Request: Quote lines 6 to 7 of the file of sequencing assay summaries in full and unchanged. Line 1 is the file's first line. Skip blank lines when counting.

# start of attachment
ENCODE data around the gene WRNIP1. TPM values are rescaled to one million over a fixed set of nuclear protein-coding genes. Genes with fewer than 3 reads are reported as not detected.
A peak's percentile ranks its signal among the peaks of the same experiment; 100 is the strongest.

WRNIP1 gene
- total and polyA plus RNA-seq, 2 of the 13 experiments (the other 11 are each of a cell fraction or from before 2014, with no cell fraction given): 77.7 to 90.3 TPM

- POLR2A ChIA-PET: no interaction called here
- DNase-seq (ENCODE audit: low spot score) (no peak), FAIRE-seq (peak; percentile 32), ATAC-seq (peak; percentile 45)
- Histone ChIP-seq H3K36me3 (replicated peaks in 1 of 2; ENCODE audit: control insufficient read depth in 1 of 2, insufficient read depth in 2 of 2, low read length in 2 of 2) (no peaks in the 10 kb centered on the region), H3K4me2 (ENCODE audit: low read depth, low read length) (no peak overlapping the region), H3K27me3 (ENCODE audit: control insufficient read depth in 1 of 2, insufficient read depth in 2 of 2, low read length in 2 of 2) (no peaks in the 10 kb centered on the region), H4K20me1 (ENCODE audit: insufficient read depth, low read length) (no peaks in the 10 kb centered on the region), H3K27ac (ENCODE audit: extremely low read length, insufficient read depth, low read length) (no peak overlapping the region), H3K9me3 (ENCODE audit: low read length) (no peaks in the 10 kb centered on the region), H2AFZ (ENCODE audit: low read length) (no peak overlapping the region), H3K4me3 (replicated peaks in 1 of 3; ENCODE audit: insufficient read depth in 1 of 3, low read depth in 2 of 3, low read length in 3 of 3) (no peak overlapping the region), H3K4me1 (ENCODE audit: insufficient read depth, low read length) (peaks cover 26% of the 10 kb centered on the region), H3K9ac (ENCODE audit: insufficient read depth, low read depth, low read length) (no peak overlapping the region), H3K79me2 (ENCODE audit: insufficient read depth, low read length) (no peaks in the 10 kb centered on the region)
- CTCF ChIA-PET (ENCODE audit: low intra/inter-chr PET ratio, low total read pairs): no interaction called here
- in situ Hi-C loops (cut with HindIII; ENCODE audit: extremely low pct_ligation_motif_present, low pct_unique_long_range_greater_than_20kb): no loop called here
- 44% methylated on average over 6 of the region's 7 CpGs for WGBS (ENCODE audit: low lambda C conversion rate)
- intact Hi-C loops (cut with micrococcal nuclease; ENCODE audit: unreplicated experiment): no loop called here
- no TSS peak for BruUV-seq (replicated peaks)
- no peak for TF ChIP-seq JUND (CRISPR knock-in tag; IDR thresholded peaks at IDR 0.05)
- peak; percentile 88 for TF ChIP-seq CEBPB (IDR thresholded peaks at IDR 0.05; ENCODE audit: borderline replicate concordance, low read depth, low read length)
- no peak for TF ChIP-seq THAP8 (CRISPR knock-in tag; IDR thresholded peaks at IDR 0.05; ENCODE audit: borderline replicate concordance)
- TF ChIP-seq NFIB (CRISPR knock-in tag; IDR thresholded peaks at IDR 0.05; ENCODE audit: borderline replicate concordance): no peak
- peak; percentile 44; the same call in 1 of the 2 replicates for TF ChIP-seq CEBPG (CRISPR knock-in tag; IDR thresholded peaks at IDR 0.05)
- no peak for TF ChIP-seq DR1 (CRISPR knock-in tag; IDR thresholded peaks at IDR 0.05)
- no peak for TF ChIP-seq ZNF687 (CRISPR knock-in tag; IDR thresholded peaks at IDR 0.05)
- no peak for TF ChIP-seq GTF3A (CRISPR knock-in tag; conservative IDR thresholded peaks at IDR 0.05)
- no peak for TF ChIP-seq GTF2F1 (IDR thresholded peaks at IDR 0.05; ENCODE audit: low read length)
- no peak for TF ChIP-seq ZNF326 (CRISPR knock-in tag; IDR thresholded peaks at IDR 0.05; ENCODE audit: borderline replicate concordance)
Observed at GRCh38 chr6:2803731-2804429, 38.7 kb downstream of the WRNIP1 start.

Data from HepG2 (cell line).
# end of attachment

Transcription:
- DNase-seq (ENCODE audit: low spot score) (no peak), FAIRE-seq (peak; percentile 32), ATAC-seq (peak; percentile 45)
- Histone ChIP-seq H3K36me3 (replicated peaks in 1 of 2; ENCODE audit: control insufficient read depth in 1 of 2, insufficient read depth in 2 of 2, low read length in 2 of 2) (no peaks in the 10 kb centered on the region), H3K4me2 (ENCODE audit: low read depth, low read length) (no peak overlapping the region), H3K27me3 (ENCODE audit: control insufficient read depth in 1 of 2, insufficient read depth in 2 of 2, low read length in 2 of 2) (no peaks in the 10 kb centered on the region), H4K20me1 (ENCODE audit: insufficient read depth, low read length) (no peaks in the 10 kb centered on the region), H3K27ac (ENCODE audit: extremely low read length, insufficient read depth, low read length) (no peak overlapping the region), H3K9me3 (ENCODE audit: low read length) (no peaks in the 10 kb centered on the region), H2AFZ (ENCODE audit: low read length) (no peak overlapping the region), H3K4me3 (replicated peaks in 1 of 3; ENCODE audit: insufficient read depth in 1 of 3, low read depth in 2 of 3, low read length in 3 of 3) (no peak overlapping the region), H3K4me1 (ENCODE audit: insufficient read depth, low read length) (peaks cover 26% of the 10 kb centered on the region), H3K9ac (ENCODE audit: insufficient read depth, low read depth, low read length) (no peak overlapping the region), H3K79me2 (ENCODE audit: insufficient read depth, low read length) (no peaks in the 10 kb centered on the region)